The Standard Health Tests for Men in Their Thirties

Dr Berzin and the Doctors at Parsley Health
July 4, 2017

For men, the thirties is a critical decade when things start to change. My patients often report feeling like they don’t have the energy that they used to and generally feel tired. Many lose their six-packs and start carrying a spare tire around their waists instead.

What’s happening to my male patients?

In sum, men in their thirties can’t count on genetics to outweigh their environment and lifestyle choices. It’s tempting to write off these symptoms as “getting older” and avoid the doctor, but what people need to understand is that if you don’t take action now, it’s only going to get worse.

Through routine visits, I work with my male patients to maximize their health and prevent any serious problems from developing. One of the primary ways I do this is through diagnostic testing . At Parsley Health, we perform a vast array of diagnostic testing that's more extensive than the standard tests you find at other practices.

By checking more advanced biomarkers (measurable health traits acquired through lab testing—think of the indicator lights on your car’s dashboard), rather than simply testing to see if you have a particular condition, we can keep you healthy and promptly detect any problems that arise. Typical testing for men in their thirties includes:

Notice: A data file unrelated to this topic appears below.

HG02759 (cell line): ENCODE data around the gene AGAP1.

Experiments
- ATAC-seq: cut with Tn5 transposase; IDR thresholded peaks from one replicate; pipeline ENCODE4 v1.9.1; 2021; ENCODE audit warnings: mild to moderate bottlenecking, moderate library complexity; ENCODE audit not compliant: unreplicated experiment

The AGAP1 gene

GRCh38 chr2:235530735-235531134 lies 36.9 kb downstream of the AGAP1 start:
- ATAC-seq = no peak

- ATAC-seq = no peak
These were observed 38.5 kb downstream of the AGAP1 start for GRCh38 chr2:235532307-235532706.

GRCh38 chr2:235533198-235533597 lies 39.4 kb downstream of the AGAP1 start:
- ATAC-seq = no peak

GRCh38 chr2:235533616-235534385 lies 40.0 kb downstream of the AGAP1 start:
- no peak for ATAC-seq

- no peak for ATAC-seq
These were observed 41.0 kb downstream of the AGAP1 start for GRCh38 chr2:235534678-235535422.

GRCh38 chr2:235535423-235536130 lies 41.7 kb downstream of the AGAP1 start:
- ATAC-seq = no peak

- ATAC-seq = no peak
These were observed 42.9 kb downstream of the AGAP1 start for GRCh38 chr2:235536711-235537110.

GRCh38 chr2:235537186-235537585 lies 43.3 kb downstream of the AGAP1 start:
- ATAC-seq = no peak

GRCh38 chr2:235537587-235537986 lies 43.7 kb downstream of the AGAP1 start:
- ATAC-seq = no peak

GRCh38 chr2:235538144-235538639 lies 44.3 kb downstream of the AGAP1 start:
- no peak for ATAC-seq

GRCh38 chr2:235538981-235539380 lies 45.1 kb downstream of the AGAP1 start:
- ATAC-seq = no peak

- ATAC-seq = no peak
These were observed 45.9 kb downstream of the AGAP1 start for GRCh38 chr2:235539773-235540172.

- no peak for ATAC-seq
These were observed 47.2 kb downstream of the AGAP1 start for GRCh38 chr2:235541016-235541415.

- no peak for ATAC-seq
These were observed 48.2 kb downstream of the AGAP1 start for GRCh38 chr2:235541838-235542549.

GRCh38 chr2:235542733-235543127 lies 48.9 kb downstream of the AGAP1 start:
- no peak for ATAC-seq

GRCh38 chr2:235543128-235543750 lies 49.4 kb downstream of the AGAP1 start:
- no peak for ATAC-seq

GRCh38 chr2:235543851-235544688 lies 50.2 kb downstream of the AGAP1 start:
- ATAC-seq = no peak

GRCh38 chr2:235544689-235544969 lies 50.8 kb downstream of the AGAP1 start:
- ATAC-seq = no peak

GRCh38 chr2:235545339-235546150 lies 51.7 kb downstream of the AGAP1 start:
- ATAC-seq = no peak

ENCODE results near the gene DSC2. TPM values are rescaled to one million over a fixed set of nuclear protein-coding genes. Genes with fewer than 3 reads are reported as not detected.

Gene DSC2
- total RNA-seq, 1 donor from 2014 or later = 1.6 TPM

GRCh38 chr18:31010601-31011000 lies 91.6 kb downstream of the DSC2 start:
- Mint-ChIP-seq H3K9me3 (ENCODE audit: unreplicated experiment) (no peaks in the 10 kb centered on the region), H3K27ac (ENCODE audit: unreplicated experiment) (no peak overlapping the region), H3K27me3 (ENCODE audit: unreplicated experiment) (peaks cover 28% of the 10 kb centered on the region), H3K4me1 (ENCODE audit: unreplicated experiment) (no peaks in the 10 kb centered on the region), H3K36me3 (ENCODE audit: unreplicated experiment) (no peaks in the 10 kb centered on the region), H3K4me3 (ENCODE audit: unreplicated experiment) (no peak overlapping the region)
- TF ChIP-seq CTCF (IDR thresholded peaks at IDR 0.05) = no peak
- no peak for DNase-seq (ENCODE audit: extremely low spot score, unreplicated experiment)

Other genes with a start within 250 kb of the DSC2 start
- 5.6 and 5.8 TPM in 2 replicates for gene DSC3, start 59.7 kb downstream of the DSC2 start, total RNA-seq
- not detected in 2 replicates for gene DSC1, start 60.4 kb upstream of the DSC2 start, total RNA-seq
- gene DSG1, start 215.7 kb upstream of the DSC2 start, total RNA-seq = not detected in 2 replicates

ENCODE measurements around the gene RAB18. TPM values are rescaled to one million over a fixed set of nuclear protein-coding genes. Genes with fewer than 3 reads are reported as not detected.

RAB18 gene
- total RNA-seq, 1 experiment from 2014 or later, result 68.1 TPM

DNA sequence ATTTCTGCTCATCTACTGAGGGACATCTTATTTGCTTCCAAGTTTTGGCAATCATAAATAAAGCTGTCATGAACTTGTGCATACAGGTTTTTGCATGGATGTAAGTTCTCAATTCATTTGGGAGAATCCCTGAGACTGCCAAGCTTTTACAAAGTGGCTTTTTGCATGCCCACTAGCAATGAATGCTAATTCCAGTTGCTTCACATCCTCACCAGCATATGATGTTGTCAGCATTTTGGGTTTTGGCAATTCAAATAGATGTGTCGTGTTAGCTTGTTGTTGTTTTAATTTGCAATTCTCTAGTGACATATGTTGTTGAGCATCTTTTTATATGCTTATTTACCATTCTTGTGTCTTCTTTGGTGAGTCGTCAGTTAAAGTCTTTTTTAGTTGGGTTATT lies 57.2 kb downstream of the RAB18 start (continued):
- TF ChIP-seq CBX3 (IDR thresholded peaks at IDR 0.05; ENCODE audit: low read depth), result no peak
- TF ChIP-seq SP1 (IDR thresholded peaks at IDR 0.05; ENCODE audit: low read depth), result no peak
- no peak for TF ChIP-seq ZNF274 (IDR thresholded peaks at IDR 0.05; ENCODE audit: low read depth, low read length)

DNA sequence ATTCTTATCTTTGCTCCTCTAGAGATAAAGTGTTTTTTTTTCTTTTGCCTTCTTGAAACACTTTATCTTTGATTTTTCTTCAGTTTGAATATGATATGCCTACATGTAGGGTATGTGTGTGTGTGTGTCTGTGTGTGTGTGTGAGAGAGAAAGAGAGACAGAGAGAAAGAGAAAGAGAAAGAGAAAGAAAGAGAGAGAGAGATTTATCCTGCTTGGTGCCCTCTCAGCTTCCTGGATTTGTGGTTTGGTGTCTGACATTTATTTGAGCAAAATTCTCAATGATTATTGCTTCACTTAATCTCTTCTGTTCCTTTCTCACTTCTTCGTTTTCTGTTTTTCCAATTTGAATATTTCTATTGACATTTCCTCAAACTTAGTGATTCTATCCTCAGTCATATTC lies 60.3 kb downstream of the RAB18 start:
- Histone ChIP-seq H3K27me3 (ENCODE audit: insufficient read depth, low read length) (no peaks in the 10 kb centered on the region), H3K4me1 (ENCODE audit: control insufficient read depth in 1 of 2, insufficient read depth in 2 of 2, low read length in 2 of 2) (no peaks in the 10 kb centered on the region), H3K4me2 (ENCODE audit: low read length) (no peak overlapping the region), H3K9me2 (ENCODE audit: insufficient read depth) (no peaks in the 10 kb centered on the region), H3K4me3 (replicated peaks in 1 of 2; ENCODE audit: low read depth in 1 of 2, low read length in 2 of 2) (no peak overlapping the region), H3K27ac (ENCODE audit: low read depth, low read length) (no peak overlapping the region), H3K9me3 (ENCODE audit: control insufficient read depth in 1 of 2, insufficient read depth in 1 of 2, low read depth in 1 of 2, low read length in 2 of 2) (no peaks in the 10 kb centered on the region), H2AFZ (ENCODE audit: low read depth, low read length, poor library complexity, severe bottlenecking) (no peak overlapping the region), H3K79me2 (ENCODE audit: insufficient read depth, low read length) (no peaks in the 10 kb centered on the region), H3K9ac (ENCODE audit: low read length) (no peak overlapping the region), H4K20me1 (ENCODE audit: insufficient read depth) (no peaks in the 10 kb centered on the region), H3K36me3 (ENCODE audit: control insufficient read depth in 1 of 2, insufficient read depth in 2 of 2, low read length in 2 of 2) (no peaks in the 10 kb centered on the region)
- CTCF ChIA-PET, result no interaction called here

• Complete metabolic panel (CMP), which provides information regarding your electrolyte balance, liver, gallbladder, and kidney function.
  • Complete blood count (CBC), which tells us whether your red (carry oxygen) and white (fight infection) blood cells, as well as your platelets, (stop bleeding) are healthy. The CBC test can detect anemia, leukemia, and lymphomas, as well as provide clues toward certain underlying infections, including bacterial, viral, and parasitic.
  • Fasting glucose level (sugar level), which is a primary indicator of how well your body handles carbohydrate metabolism.
  • Fasting lipid panel (total cholesterol, TC; triglycerides, TGs, low density lipoprotein, LDL; high density lipoprotein, HDL), which provides a baseline assessment of your cholesterol levels, which in turn are a marker of your cardiovascular health.

While all of these tests are valuable, they are only a start. There is much more data that we can gather to help keep you healthy.

Hormone testing

As we enter the era of personalized medicine , we have the ability and responsibility to perform a much more extensive battery of testing, which includes a baseline hormone test . Hormones are some of the most potent, important chemical messengers, which means hormonal imbalances can signal a range of health conditions. For example, low testosterone can explain chronic fatigue , decreased motivation, depression, weight gain, difficulty gaining muscle mass, and decreased sex drive , amongst other things, while elevated estrogen levels might be to blame for weight gain or gynecomastia (excessive male breast tissue).